The Madness of Crowds by Louise Penny
Chief Inspector Armand Gamache #17
You're a coward.
2021 Minotaur Books
Finished on September 27, 2021
Rating: 4/5 (Very Good)
You're a coward.
Time and again, as the New Year approaches, that charge is leveled against Armand Gamache.
It starts innocently enough.
While the residents of the Québec village of Three Pines take advantage of the deep snow to ski and toboggan, to drink hot chocolate in the bistro and share meals together, the Chief Inspector finds his holiday with his family interrupted by a simple request.
He's asked to provide security for what promises to be a non-event. A visiting professor of statistics will be giving a lecture at the nearby university.
While he is perplexed as to why the head of homicide for the Sûreté du Québec would be assigned this task, it sounds easy enough. That is, until Gamache starts looking into Professor Abigail Robinson and discovers an agenda so repulsive he begs the university to cancel the lecture.
They refuse, citing academic freedom, and accuse Gamache of censorship and intellectual cowardice. Before long, Professor Robinson's views start seeping into conversations. Spreading and infecting. So that truth and fact, reality and delusion, are so confused it's near impossible to tell them apart.
Discussions become debates, debates become arguments, which turn into fights. As sides are declared, a madness takes hold.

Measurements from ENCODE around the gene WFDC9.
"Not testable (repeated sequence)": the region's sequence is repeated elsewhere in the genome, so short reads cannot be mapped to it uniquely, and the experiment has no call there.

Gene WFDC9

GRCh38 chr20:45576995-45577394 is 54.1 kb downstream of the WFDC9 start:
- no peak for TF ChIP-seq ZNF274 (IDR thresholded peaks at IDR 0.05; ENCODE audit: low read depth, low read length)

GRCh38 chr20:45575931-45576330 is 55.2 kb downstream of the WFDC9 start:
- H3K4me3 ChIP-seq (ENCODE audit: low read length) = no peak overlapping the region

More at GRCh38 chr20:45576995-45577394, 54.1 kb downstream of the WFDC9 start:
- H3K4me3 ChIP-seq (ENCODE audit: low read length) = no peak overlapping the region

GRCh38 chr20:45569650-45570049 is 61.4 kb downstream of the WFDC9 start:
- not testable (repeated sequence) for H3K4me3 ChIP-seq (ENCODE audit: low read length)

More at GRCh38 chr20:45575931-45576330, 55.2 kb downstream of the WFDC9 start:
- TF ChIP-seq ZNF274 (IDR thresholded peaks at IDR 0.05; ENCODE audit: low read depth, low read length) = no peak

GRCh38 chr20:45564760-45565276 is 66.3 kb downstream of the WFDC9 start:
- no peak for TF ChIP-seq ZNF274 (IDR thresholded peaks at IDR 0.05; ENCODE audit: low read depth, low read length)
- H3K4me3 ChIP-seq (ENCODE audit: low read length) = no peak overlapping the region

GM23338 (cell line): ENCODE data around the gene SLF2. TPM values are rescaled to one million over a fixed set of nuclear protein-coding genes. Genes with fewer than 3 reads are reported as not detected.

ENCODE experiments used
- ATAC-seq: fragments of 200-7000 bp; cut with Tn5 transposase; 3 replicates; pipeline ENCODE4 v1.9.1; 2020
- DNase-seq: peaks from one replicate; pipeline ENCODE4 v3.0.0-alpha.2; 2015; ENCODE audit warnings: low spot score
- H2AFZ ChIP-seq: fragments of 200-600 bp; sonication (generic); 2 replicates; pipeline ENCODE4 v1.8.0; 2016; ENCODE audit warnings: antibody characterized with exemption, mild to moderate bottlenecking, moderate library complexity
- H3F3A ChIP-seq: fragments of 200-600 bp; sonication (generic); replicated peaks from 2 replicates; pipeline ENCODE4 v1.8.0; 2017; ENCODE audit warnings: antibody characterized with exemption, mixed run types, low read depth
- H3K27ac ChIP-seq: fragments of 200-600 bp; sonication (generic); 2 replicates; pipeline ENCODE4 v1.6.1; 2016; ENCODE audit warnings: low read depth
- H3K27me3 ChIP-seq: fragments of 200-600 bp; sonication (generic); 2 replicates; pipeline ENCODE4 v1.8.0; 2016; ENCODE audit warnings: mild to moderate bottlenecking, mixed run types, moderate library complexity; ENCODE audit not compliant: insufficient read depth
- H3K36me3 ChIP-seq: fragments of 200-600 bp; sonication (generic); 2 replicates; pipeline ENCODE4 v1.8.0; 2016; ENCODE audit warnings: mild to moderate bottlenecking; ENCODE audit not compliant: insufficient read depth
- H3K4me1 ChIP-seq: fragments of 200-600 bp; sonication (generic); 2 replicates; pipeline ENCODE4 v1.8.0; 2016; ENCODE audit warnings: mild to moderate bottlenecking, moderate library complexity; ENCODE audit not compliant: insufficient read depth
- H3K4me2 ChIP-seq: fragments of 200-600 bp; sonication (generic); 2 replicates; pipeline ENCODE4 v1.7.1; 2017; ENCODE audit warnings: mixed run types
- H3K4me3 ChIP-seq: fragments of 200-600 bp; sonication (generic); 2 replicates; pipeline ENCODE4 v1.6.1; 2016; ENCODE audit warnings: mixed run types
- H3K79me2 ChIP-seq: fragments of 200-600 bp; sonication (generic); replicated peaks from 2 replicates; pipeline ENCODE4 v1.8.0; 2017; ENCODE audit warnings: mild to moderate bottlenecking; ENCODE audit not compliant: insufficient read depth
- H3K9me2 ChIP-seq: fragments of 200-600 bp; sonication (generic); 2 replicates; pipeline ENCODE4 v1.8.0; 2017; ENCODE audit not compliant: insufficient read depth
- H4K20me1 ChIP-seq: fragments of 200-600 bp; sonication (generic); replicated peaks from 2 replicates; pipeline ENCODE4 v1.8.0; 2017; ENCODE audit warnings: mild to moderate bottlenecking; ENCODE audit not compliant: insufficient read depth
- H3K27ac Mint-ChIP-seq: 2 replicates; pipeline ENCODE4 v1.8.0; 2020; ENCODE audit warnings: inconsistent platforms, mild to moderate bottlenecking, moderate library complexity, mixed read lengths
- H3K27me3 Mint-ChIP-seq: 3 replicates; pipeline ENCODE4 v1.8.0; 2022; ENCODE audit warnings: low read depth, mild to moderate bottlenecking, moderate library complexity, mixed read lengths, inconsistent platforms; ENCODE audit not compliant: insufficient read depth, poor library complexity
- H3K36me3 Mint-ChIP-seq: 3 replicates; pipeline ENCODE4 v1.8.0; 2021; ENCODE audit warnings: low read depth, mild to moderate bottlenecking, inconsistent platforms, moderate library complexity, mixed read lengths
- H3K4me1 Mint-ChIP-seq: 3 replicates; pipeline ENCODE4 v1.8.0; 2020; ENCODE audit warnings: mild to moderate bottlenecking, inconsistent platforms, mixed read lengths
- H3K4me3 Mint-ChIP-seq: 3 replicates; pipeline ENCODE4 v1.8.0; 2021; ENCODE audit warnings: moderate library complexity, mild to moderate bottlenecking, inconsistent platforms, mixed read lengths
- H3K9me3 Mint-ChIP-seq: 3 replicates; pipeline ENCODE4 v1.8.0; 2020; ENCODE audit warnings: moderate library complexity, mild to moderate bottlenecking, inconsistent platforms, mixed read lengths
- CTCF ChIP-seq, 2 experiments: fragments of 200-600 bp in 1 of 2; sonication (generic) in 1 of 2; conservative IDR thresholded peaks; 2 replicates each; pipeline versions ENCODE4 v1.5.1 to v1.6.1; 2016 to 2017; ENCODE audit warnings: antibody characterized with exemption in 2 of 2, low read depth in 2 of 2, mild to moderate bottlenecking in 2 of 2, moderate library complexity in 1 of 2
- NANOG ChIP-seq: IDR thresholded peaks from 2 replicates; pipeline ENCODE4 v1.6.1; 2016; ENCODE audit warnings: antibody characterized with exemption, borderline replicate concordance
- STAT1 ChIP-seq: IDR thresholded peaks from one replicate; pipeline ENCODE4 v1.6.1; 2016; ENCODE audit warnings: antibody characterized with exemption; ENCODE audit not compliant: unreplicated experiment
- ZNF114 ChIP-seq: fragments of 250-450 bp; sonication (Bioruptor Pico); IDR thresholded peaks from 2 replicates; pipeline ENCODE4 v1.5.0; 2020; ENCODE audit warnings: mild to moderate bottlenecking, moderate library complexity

Abigail Robinson promises that if they follow her, ça va bien aller. All will be well. But not, Gamache and his team know, for everyone.
When a murder is committed, it falls to Armand Gamache, his second-in-command Jean-Guy Beauvoir, and their team to investigate the crime as well as this extraordinary popular delusion.
And the madness of crowds.
Another enjoyable mystery by Louise Penny, although I do have some issues with this latest installment in the Three Pines series. As I noted in my review of A Better Man, there are a few annoying details that are also mentioned more than once in this book. Do we really need to hear about random bits of food stuck in Clara's hair again? Or the repetitious asides about Ruth's duck Rosa or the odd ferret/rat creature that now resides with the Gamaches? (And yet, I don't mind reading about the bistro food, which is also a bit repetitious.) These are minor grievances, but they have become tiresome and I wish Penny's editor would urge her to find something fresh and new to say about her familiar cast of characters.
The Madness of Crowds is definitely a mystery and not a thriller, which is fine, but it lacks the tension and suspense that I loved in All the Devils Are Here. I also feel that the ending was extremely convoluted and I had to go back and reread the final chapters in order to sort through the details to understand whodunnit. With two murders, it was quite a mess.
And yet, this is not to say that I didn't enjoy The Madness of Crowds. I took my time, savoring the the book, trying not to rush to the end in order to learn the identity of the killer(s). I enjoyed the winter setting and the return to the close knit community of friends, family and neighbors. I didn't mind the backdrop of the post-pandemic world, about which some have voiced their complaints. I even fell in love with the beautiful cover art (by David Baldeosingh Rotstein) and endpapers (by MaryAnna Coleman), which are works of art in and of themselves. I think this 17th book in the series would be a great mystery to discuss with a book club, warts and all. In addition to the literary aspects of the author's writing, the timely and controversial themes are sure to spur debate on certain moral issues.